One of my labmates and I call our Friday morning chemistry class Bitchin' Friday because we both love it so much (and we spend all day together usually). Something clicked during the morning's lecture because I finally, finally understand NMR now. This is huge for me - I've been struggling with it conceptually for months, and it's the basis of all our research.

After class, we had lunch at the Pratt Coffee Shop, where I had a pastrami reuben (which I've been craving for months, ever since I watched a TV show about delis and deli foods, which made them so irresistable I felt like taking my pants off). This sandwich was everything I dreamed of, and it was fun catching up with my labmates.

In the afternoon, we worked out a lot of future plans for the semester, and we even survived the sort of devastating news that our summer program in Italy is not approved for this year (argh, it still hurts). We set up the lab, and in a spontaneous moment, I got trained on the NMR-MOUSE. Also huge because yknow, it will be a lot easier to design experiments now that I can use the machine.

In the evening, I went out with my same two labmates, who I really should just call friends, to Chez Oskar, where we shared a fabulous bottle of Pouilly Fumé. This wine went beautifully with the mussels my labmate had and the lobster crepes I had (yum). We all got dessert, and I was secretly thrilled that both girls have adopted the habit of photographing their food, having mocked me for it in the past. I had a delicate, rich coconut creme caramel, which I stupidly resisted documenting (whyyy?).

Saturday (1/31)

After a particularly invigorating swim in the morning (I think the chlorine somehow neutralizes the wine toxins I'm sweating), I spent the afternoon obsessing over music, then got ready for another wonderful evening in the city.

I met up with a friend whom I haven't seen in maybe five years, to see Slumdog Millionaireat the Angelika. I've never been to the Angelika before, and it was cool. The movie was exceptional, and the more I think about it, the more I enjoy it. It's stayed on my mind a lot, which makes it a really satisfying experience.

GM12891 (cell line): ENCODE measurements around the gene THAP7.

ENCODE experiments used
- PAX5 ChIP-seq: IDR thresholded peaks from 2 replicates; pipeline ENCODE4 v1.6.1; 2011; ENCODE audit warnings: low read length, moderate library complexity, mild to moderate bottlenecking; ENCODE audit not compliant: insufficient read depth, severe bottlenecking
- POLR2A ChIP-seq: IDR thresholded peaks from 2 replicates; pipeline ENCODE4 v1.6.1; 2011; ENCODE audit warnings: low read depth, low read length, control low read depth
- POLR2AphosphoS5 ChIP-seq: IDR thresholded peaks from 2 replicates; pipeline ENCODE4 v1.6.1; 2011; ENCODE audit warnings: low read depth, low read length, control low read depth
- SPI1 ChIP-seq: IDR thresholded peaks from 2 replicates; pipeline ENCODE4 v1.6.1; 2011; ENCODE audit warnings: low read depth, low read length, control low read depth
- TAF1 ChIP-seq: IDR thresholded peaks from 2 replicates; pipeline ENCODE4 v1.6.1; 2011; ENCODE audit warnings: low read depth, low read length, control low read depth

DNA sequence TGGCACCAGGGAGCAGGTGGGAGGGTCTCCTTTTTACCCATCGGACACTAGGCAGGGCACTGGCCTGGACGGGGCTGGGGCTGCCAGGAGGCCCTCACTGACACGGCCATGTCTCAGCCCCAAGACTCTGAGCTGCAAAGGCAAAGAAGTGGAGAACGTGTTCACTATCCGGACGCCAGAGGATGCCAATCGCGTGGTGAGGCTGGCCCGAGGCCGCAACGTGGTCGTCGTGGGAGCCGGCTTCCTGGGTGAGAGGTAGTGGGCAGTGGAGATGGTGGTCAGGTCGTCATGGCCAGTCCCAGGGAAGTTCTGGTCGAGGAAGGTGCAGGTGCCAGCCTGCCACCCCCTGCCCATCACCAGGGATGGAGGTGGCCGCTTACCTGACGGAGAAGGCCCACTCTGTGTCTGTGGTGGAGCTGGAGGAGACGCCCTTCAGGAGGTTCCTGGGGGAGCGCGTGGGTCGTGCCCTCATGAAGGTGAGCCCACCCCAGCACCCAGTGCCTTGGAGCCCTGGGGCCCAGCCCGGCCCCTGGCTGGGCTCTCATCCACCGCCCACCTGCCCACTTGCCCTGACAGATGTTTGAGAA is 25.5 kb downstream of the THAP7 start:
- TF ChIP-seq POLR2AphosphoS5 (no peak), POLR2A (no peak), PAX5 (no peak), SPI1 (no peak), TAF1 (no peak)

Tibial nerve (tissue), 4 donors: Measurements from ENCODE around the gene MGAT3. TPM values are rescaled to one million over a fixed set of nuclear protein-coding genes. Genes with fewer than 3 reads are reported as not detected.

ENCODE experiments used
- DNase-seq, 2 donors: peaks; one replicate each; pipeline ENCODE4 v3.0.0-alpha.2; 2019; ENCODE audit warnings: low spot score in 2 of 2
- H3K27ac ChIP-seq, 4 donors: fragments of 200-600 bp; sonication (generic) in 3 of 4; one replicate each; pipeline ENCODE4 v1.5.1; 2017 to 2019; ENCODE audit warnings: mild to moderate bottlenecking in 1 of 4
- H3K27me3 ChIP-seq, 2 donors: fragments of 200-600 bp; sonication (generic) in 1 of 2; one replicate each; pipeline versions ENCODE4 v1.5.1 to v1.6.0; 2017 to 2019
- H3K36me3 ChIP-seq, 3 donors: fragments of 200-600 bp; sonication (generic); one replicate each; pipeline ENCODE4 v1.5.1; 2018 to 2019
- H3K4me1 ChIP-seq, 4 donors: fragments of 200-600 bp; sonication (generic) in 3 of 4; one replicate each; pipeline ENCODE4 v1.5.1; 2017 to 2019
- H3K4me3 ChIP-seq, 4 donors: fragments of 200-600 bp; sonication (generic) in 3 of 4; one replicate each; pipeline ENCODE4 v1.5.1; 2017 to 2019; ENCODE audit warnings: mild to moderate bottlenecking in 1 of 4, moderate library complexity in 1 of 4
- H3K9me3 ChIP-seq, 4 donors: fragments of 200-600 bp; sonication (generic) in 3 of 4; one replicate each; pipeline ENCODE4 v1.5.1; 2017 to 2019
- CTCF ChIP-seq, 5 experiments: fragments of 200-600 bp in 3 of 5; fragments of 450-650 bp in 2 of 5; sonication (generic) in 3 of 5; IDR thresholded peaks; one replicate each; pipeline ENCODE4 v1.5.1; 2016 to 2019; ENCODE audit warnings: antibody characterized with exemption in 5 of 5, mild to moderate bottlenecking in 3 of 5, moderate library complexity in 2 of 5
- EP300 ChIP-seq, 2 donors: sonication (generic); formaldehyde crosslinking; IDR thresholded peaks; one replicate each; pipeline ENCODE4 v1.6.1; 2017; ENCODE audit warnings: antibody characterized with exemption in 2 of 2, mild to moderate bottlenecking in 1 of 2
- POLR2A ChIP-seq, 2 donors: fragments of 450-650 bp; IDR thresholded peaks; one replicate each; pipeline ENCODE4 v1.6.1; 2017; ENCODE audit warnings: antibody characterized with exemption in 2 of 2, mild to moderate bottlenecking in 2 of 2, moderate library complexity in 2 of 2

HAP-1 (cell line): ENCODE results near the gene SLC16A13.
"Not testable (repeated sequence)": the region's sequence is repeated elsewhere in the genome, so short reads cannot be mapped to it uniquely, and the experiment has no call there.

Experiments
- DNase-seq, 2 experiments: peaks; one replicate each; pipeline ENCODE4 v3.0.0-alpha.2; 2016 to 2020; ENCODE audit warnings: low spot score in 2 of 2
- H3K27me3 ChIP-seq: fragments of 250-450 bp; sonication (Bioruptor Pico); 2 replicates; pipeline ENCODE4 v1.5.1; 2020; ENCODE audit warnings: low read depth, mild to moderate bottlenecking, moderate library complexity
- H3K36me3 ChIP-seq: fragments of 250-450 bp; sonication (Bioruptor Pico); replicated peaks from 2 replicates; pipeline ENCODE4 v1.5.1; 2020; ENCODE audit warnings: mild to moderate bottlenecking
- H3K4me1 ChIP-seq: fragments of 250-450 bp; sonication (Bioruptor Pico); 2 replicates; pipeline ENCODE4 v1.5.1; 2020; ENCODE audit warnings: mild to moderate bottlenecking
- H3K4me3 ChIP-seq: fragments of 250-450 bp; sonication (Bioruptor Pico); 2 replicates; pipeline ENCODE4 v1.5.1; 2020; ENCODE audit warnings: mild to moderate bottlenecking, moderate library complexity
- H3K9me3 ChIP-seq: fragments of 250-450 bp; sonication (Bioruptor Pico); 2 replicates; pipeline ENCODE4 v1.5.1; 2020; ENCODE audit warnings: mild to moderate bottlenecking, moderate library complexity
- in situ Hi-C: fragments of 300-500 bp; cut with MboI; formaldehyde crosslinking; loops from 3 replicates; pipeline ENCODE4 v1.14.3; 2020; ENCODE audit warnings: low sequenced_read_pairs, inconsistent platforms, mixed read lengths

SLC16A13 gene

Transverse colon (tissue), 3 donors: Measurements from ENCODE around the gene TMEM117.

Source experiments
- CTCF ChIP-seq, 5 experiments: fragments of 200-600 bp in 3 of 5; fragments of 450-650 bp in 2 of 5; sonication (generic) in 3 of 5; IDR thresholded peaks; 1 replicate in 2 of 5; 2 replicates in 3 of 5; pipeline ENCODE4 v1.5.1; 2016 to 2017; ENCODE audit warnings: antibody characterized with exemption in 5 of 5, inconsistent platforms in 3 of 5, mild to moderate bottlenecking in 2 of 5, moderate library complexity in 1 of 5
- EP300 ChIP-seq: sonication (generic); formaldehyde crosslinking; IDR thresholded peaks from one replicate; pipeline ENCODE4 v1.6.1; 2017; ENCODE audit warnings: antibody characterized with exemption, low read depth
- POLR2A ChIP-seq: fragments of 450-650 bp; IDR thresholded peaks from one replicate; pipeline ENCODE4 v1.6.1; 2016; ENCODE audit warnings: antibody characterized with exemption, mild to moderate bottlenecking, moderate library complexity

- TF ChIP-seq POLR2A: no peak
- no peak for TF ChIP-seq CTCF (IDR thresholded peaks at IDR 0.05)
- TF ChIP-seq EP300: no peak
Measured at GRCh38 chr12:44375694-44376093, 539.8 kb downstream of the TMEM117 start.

Before the movie, we had what was the third excellent Italian dinner I've had this week. This was at a place where Charlie Chaplin and then Andy Warhol apparently hung out, and it was just lovely. I had tagliatelle bolognese and he had their putanesca which he said was incredible. I didn't try it because I really hate olives and can barely stand capers, so that kind of rules out a dish full of both.

I had to rush home to catch the last train to New Jersey, and I was lamenting how much time I have to spend on the train and subway if I want to see people and do things. (Especially when these people make me desperately wish I had teleportation abilities.)

All that notwithstanding, by the time I crashed asleep that night, I was more peaceful and content than I have been in years.

This week has been so amazing and fun, and I am completely energized by all the wonderful people I've been around and the great fun I've had. I can only hope that February rises to the occasion the way that January did, and I'm optimistic things will just keep on getting better.

About this Archive

This page is an archive of entries from February 2009 listed from newest to oldest.

January 2009 is the previous archive.

March 2009 is the next archive.